Report: Alaska tops nation in total fishing volume for 20th year
The annual report detailing national and regional economic impacts of U.S. fisheries totaled $9.6 billion in value in 2016 with Alaska as usual producing more than the rest of the nation combined.
Alaska produced 58 percent of all landings and for the 20th straight year brought in the highest volume, according to the 2016 Fisheries of the United States report by the National Marine Fisheries Service.
The top spot for all ports in the nation went to Dutch Harbor, which brought in 770 million pounds with Alaska pollock accounting for 89 percent of that volume. Dutch Harbor also produced the second-highest value in the nation at $198 million, behind New Bedford, Mass, which reeled in 77 percent of its overall catch in sea scallops to account for its No. 1 spot in the nation at $327 million in value.
The Aleutians, where Trident Seafoods operates the largest processing plant in the nation on Akutan, was the second-ranked port by landings in the nation with 508 million pounds for $105 million. Kodiak was ranked No. 4 in landings with 417 million pounds and a value of $109 million.
The report on landings of Alaska pollock, 3.4 billion pounds, increased from 2015 numbers. That fishery brought in 336.2 million pounds more than the previous five-year average.
By volume, the nation’s largest commercial fishery remains Alaska pollock, which showed near record landings of 3.4 billion pounds. That represents 35 percent of the total U.S. commercial and recreational seafood landings.
Alaska led all states in volume with landings of 5.6 billion pounds. The lineup shows Alaska was followed by Louisiana, 1.2 billion pounds; Washington, 551.9 million pounds; Virginia, 363.3 million pounds; and Mississippi, 304 million pounds.
Alaska led all states in value of landings with $1.6 billion followed by: Maine, $633.6 million; Massachusetts, $552.2 million; Louisiana, $407.2 million; and Washington, $321.0 million.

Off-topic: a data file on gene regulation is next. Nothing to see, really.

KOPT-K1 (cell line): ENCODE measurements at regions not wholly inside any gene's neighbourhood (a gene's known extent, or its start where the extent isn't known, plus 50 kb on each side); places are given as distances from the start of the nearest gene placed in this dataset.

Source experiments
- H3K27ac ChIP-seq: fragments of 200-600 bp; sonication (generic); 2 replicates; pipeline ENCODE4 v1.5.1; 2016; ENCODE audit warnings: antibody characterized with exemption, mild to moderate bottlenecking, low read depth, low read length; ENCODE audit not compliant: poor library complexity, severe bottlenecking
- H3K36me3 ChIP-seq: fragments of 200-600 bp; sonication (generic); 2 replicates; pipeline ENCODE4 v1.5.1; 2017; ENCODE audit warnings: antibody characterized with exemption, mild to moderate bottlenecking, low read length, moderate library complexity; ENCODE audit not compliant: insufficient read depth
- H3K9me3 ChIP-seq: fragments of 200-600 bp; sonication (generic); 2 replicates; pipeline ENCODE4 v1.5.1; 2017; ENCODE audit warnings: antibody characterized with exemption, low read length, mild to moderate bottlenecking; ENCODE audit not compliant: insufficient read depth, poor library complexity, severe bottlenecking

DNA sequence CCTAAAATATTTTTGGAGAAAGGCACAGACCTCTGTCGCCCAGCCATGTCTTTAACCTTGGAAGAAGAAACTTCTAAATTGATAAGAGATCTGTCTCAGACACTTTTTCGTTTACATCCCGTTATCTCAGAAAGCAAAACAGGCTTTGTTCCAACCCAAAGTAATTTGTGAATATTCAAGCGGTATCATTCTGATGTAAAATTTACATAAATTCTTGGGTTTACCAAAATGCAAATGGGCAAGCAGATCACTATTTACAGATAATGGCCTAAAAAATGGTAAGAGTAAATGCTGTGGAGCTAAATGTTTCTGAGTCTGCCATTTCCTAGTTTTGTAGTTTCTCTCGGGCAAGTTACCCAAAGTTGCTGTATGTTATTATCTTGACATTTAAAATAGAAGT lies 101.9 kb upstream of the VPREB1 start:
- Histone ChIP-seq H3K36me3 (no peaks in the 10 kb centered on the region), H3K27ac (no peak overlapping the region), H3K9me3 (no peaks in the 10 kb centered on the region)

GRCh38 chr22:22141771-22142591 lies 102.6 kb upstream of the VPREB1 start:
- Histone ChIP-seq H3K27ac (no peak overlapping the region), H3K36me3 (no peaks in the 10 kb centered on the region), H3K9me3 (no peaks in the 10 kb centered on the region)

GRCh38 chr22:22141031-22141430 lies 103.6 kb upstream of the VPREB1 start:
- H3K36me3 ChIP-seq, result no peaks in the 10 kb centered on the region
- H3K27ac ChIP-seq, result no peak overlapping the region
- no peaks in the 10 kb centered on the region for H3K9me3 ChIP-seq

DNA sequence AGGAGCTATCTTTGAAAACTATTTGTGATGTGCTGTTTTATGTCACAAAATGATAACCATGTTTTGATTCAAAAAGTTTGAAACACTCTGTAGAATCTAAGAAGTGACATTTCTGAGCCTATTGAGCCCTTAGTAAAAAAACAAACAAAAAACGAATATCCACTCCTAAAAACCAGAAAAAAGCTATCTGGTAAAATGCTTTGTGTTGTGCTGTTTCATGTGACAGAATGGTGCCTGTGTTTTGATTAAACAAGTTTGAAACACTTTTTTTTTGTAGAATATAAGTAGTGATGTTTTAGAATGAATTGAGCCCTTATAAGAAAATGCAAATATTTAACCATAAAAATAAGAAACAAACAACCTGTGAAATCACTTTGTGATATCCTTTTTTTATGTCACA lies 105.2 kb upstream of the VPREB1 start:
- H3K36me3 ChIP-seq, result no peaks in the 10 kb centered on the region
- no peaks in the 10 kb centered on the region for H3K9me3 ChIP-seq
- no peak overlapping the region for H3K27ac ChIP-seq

Under the review of major species, the count of Pacific cod landings was 708.6 million pounds, an increase just more than 1 percent from 699.1 million in 2015 to 708.6 million in 2016. Rockfish landings were down by 12 percent between the two years at the catch of 42.3 million pounds and valued at nearly $16.8 million, down by nearly 13 percent from 2015.
Halibut landings in the Atlantic and the Pacific were 25.2 million pounds valued at $127 million, an increase of 3 percent or 627,000 pounds over 2015.
The Pacific halibut accounted for all but 285,000 pounds of the 2016 total halibut catch. It brought in 6 percent higher value at $5.05 per pound, compared with $4.86 in 2015.
Alaska brought in 97 percent of all U.S. commercial salmon landings, but the catch volume was down by more than 47 percent, a decrease of 505 million pounds compared with 2015.
By salmon species, there was a decrease of nearly 2.8 million pounds of sockeye; chinook salmon decreased by 6.2 million pounds; and pink landings were down by 79 percent at 477.2 million pounds less than 2015. But coho landings had increased by 20 percent or 5 million pounds. Average prices per pound increased to 70 cents in 2016, almost 30 cents higher than 2015 prices.
The 2016 pink salmon numbers widely missed the forecast and Gov. Bill Walker sought and received an economic disaster declaration from the U.S. Department of Commerce, but so far Congress has not appropriated any funds for it.
Julie Speegle, the public information officer for National Marine Fisheries Service Alaska Region in Juneau said Alaska had a 7.5 percent decline in salmon landings overall by volume from a record 2015 harvest.
“Much of this decline is accounted for by the expected large decline in the cyclical pink salmon harvest in 2016,” she said.
Other highlights from the report show Alaska landings were almost 542.6 million pounds valued at almost $380.5 million. This was a decrease of 498.2 million pounds, or 48 percent, and almost $32.7 million less, or nearly 8 percent, in value compared with 2015.
Salmon catches and prices rebounded in 2017, with a catch of 213 million fish, beating the state forecast by 9 million. The state sockeye catch was more than 50 million fish for the 10th time in state history and Alaska saw one of the best chum salmon harvests ever at 22 million fish.
Under stocks of interest, the Pacific herring harvest of 52.3 million pounds was valued at $5.5 million but that fishery saw a decline of 24 percent overall in 2016. Alaska accounts for 99 percent of the Pacific coast herring catch and saw a decrease of 16.6 million pounds or 24 percent compared with 2015.
In the employment sector, there were 9,788 jobs at 160 processing plants in Alaska.
Among recreational anglers in Alaska, 319,000 people took more than 632,000 trips in 2015 and caught a total of 2.6 million fish. Catch included halibut, rockfish, Pacific cod, lingcod and salmon. Coho and chinook salmon were the most abundant in the catch numbers.
Economic impact numbers will be released by NOAA in an upcoming economic report, available at alaskafisheries.noaa.gov
Naomi Klouda can be reached at email@example.com.